It doesn’t matter what a good person he was. It doesn’t matter how many kids loved him. It doesn’t matter how legal his gun was. All of the reasons we feel the truly outrageous need to qualify his existence don’t matter, because his existence was the problem.
This isn’t about murder. It’s much worse. This is about erasure. Philando Castile has been erased.
He was killed for no reason other than his blackness, and the state said that was not a crime. The murder of a human being is a crime, but the killing of Philando Castile is not a crime, therefore Philando Castile is not a human being. He has been erased. He is black. He is blackness. Blackness is not human. Blackness is fear and embarrassment. Erase blackness. This country knows no other way.
Jack Johnson was the first black heavyweight champion of the world. Although he fought over a hundred years ago, there’s a lot of footage of his fights. There’s even footage of him in his first championship fight, right up until Jack threw the finishing blows. They stopped the camera rather than capture that on film. There could be no record. After his victory, there were riots all over the country. And by “riots” I mean white violence against black people. Prohibit their pride. Wipe the smiles off their black faces. Erase blackness.
Did you know that Jackie Robinson was not the first black man to integrate Major League Baseball? Do you know about the bombing of Black Wall Street? The Tuskegee Syphilis Experiments? Maine’s very own Malaga Island? The absence of these people and events from our history curricula is another example of the effort to erase blackness.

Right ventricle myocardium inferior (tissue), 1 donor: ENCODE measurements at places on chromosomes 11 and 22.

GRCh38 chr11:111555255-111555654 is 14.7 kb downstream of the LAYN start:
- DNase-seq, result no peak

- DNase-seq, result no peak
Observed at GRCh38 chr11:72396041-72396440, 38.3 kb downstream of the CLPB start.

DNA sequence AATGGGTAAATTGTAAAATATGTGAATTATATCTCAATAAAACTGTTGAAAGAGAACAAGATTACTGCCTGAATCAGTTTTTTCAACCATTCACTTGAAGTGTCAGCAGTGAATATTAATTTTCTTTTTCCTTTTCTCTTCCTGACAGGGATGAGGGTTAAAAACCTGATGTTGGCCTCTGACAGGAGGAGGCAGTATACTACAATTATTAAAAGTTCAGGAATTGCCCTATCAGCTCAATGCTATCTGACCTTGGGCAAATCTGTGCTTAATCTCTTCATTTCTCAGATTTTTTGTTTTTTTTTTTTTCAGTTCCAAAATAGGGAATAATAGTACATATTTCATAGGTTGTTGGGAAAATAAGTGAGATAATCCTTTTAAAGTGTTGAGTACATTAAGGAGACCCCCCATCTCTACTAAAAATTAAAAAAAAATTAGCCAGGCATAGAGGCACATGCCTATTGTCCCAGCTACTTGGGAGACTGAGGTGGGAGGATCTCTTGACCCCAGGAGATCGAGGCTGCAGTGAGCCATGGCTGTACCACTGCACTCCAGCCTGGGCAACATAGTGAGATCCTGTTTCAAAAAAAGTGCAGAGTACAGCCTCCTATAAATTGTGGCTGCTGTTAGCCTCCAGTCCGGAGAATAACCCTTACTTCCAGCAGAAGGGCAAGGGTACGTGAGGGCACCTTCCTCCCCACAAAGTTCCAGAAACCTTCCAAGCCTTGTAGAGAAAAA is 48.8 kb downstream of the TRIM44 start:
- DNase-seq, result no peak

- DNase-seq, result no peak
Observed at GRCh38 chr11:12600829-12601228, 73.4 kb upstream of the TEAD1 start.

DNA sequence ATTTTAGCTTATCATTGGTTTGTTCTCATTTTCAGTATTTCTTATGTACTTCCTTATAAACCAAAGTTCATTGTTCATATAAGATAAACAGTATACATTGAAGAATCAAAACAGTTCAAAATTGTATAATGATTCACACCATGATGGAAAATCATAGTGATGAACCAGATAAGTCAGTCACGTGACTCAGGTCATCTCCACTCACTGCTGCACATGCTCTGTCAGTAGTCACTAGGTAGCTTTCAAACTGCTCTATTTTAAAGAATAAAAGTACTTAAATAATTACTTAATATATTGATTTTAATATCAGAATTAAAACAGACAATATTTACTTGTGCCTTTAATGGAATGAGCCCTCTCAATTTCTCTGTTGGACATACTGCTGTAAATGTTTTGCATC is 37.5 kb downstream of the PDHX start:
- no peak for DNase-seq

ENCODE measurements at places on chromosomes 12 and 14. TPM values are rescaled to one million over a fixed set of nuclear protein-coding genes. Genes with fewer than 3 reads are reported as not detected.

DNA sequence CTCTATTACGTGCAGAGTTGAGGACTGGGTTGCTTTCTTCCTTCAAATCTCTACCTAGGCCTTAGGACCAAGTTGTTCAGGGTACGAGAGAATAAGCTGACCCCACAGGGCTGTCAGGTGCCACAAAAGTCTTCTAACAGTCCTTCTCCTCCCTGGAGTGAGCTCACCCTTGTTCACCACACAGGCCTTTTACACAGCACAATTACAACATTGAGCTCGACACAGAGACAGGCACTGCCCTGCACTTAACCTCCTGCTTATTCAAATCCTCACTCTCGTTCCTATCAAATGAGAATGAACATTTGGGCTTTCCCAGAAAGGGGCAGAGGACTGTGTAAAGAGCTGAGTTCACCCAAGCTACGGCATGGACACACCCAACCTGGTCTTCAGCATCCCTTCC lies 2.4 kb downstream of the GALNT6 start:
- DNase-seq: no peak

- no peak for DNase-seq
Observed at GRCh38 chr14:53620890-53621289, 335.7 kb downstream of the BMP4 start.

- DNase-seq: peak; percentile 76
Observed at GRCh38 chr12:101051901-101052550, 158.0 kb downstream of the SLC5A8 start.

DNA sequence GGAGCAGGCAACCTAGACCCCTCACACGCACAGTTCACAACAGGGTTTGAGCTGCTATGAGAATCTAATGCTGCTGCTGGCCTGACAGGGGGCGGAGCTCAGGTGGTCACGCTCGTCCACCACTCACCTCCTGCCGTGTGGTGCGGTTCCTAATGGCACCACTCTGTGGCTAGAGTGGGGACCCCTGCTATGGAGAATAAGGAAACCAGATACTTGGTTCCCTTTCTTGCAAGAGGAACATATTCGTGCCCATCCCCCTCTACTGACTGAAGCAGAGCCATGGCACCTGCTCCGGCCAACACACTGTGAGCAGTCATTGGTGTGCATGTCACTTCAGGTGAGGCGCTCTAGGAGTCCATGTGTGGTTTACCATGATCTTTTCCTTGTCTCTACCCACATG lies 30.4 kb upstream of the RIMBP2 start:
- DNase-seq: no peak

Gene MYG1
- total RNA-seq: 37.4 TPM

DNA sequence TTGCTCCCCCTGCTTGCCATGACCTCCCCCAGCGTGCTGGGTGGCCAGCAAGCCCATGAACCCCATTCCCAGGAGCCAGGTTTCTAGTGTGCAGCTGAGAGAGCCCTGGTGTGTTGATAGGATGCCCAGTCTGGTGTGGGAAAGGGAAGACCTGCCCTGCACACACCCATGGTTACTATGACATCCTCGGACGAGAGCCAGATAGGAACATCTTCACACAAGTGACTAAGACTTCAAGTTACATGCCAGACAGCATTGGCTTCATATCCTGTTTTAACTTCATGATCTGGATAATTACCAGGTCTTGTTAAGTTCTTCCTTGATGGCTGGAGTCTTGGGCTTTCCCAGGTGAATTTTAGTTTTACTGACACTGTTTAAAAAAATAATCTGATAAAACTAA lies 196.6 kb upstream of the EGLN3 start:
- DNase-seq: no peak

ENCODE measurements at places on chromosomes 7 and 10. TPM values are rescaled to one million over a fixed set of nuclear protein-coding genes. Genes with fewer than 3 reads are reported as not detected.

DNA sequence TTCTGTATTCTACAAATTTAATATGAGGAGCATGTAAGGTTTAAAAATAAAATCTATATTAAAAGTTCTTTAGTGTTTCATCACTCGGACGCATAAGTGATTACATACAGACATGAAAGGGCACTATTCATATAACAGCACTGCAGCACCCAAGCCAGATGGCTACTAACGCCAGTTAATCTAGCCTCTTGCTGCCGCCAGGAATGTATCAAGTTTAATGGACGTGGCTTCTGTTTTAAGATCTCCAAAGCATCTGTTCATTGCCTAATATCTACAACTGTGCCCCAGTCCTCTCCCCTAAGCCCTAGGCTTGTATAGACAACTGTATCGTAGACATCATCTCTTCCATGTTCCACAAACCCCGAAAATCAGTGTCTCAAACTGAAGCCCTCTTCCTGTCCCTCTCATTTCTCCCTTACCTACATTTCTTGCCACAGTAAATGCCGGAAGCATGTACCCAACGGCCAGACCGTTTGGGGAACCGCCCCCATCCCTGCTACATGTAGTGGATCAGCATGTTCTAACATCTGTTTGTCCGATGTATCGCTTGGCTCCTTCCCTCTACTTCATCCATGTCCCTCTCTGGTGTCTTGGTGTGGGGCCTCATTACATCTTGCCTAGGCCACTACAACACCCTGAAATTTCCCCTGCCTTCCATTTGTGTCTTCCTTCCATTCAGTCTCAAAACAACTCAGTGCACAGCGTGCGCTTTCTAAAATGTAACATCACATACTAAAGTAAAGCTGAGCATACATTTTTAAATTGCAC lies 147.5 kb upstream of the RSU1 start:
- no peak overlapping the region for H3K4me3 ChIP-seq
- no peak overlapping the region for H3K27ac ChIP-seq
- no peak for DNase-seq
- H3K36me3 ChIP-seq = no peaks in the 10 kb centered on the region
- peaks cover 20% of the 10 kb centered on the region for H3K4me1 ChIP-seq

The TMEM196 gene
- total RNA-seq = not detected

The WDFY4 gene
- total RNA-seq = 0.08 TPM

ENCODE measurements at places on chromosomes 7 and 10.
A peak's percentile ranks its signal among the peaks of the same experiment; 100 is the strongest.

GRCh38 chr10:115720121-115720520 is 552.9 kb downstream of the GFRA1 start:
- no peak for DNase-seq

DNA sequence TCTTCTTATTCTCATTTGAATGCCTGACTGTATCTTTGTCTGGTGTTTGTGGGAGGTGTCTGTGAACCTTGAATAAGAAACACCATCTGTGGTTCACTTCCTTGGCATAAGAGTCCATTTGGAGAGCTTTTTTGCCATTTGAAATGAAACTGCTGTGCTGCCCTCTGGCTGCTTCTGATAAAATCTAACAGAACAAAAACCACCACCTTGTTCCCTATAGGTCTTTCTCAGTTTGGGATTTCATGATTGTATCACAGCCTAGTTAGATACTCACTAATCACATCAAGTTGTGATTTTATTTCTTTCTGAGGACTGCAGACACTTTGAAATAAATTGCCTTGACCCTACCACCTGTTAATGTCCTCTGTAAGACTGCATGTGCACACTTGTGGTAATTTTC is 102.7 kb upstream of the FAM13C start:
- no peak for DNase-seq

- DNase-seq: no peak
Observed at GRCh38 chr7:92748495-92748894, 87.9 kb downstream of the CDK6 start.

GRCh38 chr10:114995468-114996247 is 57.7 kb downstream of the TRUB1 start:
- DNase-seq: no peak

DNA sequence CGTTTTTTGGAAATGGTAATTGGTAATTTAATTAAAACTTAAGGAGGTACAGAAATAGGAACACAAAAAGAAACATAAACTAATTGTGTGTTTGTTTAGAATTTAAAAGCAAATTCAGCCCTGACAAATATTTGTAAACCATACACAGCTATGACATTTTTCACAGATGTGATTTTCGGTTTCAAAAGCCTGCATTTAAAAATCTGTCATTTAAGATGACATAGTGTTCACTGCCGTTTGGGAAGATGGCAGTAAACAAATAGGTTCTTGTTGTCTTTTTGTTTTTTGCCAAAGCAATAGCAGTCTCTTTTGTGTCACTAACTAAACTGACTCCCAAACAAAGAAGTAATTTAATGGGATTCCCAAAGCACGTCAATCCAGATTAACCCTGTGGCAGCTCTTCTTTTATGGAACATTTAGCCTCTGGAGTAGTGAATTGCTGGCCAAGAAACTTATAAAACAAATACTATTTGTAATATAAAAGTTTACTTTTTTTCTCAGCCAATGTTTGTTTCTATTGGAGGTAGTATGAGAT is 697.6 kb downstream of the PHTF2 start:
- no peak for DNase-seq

Nearly every social program of the 1930s, ’40s and ’50s that created a middle class in this country was originally designed to exclude black people, yet the bootstrap myth persists. Those racist policies are often blamed on the evil politicians of that era, but it’s not that simple. It’s deep in the system. A politician who tried to include every black person in those programs would lose the next election to someone determined keep erasing blackness.
Please don’t think that erasing blackness is an exclusively conservative goal. I get comments and e-mails all the time from white liberals who claim to be on my side, who claim to fight racism at every turn, but who will try to erase blackness as soon as it looks different than what they think it should look like.
A reader recently wrote to The Bollard to ask, “Do you think that it’s possible that by publishing a column titled ‘racisms’ that you are encouraging racism itself?” The editor politely but succinctly responded, “No,” but the reader then responded to “respectfully disagree.” He and his family “regularly go through an entire day or multiple days without any thought of racism,” he wrote, but that couldn’t be sustained because the title of this column “brought the idea into my day.”
This column isn’t long enough to really get into all that’s going on there, so let’s stay focused on this idea of not naming the problem. Let’s say you’re walking down the street and suddenly, from out of nowhere, a crazed, rabid dog, frothing at the mouth, runs up and sinks its teeth into your leg. You say to yourself, “As long as I don’t call this thing a dog I should be just…” but the dog’s teeth are now at your throat and you can’t finish the sentence.
On the other hand, if you’re safe in your house, watching out the window as someone else is attacked by a dog, well, you can kinda say whatever the fuck you want. Because you’re never gonna get bit, the attack may not even seem real to you. To such people, the problem of racism isn’t the seemingly endless injustice and indignity stemming from a system built on and thriving due to the theft of humanity from peoples of color. No, the problem is that a white man would have to think about it. Erase blackness.
But it can’t be erased, not entirely. Blackness is written on every page of this country’s history. It’s written into every song. Every homerun. Every medical advancement. Every peanut butter sandwich. Every traffic light. Every single dollar. And this blackness isn’t written with pencil lead. It’s ink. You can’t erase it. You can try, but in the end all you will have done is destroyed the book.
Samuel James is an internationally renowned bluesman and storyteller, as well as a locally known filmmaker. He can be reached at email@example.com.